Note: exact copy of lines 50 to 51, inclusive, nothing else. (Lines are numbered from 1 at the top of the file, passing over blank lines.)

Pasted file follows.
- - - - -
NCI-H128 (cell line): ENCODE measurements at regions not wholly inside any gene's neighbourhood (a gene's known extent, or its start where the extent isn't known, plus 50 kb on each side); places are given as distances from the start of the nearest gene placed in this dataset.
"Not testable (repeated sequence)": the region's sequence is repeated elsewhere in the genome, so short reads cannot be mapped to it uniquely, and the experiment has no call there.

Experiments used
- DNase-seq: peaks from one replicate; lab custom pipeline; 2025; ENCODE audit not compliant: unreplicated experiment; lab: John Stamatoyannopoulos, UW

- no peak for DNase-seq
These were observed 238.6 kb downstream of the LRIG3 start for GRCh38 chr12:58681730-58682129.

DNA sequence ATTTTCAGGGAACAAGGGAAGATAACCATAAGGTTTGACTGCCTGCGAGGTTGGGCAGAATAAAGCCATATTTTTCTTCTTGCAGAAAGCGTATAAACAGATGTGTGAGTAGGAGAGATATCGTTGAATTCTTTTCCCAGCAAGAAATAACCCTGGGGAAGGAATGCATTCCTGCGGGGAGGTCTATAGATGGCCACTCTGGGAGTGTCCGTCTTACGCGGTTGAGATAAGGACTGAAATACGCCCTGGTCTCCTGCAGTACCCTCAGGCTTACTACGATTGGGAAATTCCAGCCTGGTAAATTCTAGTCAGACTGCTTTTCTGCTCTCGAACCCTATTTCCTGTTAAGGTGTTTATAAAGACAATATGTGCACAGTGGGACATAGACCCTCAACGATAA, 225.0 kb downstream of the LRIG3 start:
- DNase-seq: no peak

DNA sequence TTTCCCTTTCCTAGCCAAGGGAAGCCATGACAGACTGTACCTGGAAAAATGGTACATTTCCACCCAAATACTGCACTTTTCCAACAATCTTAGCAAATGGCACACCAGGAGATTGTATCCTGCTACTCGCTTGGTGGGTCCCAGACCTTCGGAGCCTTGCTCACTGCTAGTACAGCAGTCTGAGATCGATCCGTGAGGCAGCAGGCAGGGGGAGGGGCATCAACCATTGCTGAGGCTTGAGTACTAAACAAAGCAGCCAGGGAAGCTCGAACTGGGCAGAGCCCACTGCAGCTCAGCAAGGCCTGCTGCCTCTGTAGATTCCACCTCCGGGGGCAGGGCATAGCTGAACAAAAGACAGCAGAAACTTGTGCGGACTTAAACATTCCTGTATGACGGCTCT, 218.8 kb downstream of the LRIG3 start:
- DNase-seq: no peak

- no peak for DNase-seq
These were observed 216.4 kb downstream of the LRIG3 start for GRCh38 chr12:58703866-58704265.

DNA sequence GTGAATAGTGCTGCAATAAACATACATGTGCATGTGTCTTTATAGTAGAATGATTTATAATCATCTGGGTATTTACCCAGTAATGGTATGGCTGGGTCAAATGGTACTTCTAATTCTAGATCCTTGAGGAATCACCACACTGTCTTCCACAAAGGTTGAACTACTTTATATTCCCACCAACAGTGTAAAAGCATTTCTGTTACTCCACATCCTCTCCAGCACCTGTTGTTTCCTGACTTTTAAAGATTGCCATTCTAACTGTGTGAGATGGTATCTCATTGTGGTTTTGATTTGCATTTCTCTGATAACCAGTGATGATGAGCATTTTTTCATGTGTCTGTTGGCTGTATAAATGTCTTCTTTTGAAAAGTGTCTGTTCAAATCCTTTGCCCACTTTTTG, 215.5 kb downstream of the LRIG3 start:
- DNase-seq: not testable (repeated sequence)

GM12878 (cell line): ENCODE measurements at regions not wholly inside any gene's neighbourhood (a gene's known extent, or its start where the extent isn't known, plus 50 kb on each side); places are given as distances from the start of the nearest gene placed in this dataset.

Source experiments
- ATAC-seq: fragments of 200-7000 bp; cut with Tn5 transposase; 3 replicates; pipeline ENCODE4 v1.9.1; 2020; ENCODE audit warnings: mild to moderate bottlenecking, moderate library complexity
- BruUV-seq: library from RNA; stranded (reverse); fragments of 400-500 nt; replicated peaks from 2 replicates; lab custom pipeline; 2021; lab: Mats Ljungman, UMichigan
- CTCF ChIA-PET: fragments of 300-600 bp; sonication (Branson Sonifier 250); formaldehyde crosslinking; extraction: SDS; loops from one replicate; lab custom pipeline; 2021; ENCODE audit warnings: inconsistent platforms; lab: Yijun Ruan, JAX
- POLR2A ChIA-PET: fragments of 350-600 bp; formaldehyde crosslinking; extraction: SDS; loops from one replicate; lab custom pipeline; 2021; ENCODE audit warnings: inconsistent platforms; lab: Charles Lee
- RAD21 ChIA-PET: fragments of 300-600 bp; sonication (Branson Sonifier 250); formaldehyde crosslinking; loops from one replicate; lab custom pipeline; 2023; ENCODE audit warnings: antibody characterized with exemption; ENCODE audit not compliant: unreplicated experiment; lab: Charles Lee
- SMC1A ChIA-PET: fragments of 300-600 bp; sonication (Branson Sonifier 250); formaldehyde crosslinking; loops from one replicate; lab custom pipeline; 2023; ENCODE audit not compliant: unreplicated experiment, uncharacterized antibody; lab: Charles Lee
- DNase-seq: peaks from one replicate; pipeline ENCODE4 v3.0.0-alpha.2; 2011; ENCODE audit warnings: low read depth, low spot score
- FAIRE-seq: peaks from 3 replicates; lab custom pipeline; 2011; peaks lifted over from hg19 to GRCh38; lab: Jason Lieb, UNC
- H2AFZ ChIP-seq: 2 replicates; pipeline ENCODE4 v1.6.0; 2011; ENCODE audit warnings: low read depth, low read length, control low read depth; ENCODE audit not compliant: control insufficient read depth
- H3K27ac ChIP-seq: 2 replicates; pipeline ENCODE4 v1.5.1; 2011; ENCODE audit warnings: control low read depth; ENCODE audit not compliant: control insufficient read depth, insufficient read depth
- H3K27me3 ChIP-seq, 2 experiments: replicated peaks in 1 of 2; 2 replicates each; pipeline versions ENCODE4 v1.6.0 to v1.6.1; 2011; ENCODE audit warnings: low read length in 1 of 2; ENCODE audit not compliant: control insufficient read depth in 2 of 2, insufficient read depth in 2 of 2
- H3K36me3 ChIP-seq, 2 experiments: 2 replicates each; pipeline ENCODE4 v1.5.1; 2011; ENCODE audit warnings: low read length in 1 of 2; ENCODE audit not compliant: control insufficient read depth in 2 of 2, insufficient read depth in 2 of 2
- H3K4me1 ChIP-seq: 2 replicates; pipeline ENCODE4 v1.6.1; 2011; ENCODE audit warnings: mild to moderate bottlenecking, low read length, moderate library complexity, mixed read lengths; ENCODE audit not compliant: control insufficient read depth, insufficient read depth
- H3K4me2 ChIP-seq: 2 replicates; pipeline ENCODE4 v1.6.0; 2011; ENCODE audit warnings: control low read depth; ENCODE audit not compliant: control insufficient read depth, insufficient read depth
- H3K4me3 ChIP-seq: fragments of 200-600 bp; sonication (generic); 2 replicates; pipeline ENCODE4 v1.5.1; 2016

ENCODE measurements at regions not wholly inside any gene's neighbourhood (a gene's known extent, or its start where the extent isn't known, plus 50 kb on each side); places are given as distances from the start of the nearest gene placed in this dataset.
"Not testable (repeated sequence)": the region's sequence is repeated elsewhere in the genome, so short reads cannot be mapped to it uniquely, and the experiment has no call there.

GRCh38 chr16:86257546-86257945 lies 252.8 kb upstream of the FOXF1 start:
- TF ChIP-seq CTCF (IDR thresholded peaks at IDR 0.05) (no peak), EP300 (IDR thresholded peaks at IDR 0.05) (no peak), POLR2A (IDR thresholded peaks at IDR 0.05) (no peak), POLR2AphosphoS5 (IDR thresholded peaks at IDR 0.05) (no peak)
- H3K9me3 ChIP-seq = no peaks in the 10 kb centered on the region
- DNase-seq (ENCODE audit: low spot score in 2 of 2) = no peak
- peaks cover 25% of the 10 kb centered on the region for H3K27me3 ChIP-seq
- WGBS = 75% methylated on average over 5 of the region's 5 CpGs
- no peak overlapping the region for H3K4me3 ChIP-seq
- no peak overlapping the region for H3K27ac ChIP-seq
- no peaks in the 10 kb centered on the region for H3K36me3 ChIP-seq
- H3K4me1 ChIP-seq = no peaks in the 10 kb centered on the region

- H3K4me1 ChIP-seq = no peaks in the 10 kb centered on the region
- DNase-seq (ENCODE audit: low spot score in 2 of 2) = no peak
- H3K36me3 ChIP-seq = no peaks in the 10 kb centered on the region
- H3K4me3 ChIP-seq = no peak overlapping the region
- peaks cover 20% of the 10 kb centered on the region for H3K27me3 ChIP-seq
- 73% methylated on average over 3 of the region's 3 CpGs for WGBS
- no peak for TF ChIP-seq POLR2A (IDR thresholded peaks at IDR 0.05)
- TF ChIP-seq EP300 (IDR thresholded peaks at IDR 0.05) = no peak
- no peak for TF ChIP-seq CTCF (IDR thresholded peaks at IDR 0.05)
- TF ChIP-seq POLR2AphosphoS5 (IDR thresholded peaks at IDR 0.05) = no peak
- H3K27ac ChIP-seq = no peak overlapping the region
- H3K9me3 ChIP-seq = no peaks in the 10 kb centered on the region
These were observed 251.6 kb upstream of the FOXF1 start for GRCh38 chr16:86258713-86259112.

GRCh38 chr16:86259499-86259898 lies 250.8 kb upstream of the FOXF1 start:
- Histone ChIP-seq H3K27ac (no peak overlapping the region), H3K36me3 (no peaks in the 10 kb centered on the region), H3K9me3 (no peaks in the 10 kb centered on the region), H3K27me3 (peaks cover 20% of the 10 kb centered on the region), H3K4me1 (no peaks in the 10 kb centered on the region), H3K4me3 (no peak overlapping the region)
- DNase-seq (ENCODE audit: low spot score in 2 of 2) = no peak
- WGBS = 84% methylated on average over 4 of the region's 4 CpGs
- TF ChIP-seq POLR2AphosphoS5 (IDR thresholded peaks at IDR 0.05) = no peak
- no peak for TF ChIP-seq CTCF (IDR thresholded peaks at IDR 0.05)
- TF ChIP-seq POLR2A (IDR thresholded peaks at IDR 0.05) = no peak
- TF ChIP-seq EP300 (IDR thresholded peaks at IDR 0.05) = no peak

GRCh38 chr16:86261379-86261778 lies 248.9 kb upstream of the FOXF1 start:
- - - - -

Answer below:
- no peak for TF ChIP-seq POLR2A (IDR thresholded peaks at IDR 0.05)
- TF ChIP-seq EP300 (IDR thresholded peaks at IDR 0.05) = no peak